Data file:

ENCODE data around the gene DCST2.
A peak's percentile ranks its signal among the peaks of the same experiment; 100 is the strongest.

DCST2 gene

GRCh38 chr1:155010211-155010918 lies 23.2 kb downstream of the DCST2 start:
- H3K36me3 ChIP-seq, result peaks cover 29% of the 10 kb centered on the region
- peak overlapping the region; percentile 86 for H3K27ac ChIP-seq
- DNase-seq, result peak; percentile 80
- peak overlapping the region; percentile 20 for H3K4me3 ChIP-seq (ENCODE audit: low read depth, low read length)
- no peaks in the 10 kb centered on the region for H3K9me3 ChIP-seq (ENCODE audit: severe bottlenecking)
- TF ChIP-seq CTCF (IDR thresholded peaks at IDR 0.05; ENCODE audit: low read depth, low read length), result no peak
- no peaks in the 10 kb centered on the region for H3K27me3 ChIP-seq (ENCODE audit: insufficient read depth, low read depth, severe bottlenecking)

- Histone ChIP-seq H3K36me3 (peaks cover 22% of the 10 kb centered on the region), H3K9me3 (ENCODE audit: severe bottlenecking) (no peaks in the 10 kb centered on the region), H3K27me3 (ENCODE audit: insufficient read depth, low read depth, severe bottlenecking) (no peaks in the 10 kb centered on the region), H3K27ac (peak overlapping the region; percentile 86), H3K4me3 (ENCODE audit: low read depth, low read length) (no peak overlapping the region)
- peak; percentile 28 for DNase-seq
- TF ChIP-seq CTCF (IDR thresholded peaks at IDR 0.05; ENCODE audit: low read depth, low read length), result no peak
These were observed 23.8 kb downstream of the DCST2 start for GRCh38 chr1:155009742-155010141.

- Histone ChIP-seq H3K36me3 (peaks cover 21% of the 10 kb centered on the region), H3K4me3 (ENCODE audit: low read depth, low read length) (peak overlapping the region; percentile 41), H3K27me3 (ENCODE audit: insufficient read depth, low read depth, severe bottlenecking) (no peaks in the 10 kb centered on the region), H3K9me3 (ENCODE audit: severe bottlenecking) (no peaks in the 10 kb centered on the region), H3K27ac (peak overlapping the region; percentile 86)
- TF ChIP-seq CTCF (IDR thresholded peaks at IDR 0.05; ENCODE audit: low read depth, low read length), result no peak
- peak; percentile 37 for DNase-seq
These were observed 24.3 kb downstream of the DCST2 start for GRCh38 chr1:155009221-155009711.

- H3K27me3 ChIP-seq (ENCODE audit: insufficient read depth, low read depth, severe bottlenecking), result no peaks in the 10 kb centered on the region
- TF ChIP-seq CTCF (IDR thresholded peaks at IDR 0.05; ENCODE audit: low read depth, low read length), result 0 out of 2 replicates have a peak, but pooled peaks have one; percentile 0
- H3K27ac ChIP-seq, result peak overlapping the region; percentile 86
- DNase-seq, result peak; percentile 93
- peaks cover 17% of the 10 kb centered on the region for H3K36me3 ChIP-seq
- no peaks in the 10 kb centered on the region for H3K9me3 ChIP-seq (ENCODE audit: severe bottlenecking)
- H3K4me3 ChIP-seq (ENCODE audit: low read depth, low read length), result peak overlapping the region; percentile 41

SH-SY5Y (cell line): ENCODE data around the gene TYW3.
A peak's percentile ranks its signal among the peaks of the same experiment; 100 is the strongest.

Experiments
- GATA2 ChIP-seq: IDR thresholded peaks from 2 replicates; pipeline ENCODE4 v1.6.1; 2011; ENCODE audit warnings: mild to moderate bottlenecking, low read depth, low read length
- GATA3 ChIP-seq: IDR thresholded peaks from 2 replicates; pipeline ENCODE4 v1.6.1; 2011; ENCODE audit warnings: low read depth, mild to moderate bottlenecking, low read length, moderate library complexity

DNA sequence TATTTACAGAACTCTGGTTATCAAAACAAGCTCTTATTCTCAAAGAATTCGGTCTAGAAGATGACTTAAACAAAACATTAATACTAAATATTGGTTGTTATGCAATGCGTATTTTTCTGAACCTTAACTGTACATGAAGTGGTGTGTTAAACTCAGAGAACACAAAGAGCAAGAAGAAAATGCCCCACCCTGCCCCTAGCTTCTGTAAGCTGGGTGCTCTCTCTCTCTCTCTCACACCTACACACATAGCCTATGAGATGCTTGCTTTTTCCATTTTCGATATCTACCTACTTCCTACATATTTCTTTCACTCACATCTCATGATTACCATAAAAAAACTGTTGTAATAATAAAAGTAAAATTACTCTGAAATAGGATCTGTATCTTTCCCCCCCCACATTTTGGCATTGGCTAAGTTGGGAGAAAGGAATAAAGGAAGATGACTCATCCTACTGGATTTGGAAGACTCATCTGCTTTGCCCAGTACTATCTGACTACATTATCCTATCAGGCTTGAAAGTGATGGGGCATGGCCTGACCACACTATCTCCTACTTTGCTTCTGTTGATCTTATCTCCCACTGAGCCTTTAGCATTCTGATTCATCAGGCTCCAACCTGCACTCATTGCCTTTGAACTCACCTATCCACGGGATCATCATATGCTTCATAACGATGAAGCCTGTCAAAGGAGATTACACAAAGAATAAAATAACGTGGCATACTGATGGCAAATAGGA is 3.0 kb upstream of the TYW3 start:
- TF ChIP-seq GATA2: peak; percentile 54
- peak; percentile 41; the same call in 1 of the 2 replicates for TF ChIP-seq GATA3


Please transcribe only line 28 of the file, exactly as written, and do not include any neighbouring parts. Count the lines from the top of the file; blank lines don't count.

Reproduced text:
A peak's percentile ranks its signal among the peaks of the same experiment; 100 is the strongest.